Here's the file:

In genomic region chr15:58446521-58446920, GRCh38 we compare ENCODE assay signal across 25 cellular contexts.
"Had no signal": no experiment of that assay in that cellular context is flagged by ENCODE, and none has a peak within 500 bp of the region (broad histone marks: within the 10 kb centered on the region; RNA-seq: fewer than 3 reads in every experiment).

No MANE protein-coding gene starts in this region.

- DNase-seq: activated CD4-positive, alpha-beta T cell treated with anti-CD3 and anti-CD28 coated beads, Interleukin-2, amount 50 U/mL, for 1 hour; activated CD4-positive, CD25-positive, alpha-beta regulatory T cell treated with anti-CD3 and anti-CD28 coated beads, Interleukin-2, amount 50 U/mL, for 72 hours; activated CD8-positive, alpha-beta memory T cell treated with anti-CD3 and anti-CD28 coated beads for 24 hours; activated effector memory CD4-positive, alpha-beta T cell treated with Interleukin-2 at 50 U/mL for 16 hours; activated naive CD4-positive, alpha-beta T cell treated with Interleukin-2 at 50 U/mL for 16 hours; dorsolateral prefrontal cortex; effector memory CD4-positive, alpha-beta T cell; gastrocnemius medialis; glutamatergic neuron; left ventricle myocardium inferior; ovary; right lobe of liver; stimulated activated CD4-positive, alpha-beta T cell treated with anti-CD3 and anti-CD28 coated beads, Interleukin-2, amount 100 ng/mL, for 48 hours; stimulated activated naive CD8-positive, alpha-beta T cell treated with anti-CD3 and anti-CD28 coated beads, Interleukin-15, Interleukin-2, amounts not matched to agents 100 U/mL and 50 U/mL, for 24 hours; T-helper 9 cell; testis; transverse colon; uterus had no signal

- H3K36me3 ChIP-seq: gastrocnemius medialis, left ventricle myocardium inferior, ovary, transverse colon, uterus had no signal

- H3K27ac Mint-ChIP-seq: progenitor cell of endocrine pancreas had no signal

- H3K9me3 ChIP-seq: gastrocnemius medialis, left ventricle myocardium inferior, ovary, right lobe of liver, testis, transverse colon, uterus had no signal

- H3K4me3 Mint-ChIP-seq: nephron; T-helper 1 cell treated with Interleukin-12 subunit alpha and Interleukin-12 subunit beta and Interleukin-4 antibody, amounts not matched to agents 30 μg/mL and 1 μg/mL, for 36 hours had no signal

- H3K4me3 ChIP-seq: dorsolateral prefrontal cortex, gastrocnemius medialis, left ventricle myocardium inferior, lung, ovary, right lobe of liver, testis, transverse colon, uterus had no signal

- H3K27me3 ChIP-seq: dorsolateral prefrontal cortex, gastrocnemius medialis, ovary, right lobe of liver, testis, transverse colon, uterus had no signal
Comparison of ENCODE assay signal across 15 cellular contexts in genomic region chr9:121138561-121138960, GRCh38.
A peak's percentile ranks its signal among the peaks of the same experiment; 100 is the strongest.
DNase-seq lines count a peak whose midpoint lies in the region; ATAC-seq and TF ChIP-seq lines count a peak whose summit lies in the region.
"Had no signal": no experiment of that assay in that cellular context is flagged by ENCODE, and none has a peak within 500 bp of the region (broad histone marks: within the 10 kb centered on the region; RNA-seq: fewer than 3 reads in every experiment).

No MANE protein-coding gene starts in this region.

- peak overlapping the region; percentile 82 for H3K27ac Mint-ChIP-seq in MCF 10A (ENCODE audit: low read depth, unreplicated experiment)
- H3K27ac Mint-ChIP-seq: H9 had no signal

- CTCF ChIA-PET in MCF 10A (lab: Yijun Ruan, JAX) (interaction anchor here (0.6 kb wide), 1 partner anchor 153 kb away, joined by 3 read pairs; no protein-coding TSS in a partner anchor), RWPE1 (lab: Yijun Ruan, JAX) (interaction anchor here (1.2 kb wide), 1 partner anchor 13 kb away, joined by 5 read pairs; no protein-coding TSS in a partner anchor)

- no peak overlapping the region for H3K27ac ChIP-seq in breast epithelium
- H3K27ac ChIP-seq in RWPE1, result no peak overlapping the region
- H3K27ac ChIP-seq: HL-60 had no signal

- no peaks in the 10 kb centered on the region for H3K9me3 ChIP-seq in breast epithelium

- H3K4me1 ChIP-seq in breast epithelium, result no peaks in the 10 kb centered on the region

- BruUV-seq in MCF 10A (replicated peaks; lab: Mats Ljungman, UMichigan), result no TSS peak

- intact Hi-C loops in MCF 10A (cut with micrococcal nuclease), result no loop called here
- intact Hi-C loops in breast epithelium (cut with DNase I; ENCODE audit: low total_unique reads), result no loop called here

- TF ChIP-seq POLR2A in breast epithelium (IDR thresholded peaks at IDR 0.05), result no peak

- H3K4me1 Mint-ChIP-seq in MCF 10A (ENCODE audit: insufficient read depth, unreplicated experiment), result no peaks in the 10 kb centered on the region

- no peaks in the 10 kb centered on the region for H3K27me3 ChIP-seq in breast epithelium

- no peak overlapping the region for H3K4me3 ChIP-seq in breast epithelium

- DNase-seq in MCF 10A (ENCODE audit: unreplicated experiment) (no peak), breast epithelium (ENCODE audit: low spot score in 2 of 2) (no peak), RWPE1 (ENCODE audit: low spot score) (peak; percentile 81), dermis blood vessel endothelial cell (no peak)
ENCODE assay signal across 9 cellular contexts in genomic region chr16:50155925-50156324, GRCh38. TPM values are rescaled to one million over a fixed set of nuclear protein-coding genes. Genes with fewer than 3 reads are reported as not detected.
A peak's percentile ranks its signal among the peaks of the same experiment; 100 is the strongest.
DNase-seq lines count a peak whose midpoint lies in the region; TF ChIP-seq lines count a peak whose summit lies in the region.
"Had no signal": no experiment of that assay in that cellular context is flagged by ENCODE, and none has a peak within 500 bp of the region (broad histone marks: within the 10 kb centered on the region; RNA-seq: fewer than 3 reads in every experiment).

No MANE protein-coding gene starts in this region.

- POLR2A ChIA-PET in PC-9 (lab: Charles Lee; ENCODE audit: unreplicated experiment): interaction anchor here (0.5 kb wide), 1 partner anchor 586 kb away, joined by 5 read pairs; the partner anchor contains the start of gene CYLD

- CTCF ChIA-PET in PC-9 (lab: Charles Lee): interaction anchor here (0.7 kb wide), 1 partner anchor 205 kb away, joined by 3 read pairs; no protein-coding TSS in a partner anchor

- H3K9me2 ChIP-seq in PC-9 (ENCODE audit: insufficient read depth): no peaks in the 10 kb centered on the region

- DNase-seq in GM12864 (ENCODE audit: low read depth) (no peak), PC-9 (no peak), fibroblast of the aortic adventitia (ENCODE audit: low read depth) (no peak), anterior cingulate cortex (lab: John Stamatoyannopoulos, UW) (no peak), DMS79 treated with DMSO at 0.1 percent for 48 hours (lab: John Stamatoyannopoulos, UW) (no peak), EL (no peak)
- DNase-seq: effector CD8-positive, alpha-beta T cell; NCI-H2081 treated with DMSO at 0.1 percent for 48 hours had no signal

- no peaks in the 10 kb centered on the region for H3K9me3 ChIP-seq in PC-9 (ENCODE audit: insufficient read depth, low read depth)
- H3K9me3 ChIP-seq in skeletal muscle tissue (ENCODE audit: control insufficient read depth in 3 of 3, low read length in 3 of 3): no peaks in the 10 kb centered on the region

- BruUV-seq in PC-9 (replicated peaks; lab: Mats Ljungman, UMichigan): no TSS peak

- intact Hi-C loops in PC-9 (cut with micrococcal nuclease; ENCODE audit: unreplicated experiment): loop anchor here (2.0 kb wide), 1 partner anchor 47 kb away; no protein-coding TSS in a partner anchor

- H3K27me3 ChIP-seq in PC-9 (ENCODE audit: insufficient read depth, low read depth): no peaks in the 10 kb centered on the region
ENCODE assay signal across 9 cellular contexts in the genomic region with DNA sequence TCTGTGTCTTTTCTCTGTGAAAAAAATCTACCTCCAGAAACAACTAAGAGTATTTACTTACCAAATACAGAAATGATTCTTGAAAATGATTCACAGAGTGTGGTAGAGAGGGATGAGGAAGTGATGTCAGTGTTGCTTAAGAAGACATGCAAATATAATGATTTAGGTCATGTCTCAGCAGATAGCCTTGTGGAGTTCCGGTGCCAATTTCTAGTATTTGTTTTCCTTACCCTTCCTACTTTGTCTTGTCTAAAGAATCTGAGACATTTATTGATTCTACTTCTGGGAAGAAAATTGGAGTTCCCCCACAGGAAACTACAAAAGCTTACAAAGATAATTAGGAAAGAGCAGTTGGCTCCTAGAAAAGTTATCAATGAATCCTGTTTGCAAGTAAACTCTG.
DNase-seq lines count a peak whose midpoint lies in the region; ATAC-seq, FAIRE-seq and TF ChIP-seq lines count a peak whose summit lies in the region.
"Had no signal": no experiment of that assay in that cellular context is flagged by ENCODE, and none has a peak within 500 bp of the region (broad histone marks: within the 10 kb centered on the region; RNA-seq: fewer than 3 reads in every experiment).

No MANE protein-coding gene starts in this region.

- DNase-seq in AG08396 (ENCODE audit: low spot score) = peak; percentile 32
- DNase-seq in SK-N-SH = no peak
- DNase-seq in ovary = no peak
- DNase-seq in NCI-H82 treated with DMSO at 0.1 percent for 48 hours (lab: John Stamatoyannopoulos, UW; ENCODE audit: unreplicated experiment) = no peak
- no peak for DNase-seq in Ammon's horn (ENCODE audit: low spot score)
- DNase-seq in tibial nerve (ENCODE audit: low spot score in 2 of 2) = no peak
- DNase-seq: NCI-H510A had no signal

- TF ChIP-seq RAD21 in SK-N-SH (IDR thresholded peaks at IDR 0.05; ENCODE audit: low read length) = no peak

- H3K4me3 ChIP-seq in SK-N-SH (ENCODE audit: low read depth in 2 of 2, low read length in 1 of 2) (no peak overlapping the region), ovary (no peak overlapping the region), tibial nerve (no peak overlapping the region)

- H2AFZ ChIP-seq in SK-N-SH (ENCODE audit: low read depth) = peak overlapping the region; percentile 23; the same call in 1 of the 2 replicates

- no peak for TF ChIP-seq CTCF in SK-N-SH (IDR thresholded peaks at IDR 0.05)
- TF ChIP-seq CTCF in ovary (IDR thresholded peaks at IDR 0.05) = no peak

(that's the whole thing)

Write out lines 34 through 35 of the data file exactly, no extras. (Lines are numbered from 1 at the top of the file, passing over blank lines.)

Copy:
DNase-seq lines count a peak whose midpoint lies in the region; TF ChIP-seq lines count a peak whose summit lies in the region.
"Had no signal": no experiment of that assay in that cellular context is flagged by ENCODE, and none has a peak within 500 bp of the region (broad histone marks: within the 10 kb centered on the region; RNA-seq: fewer than 3 reads in every experiment).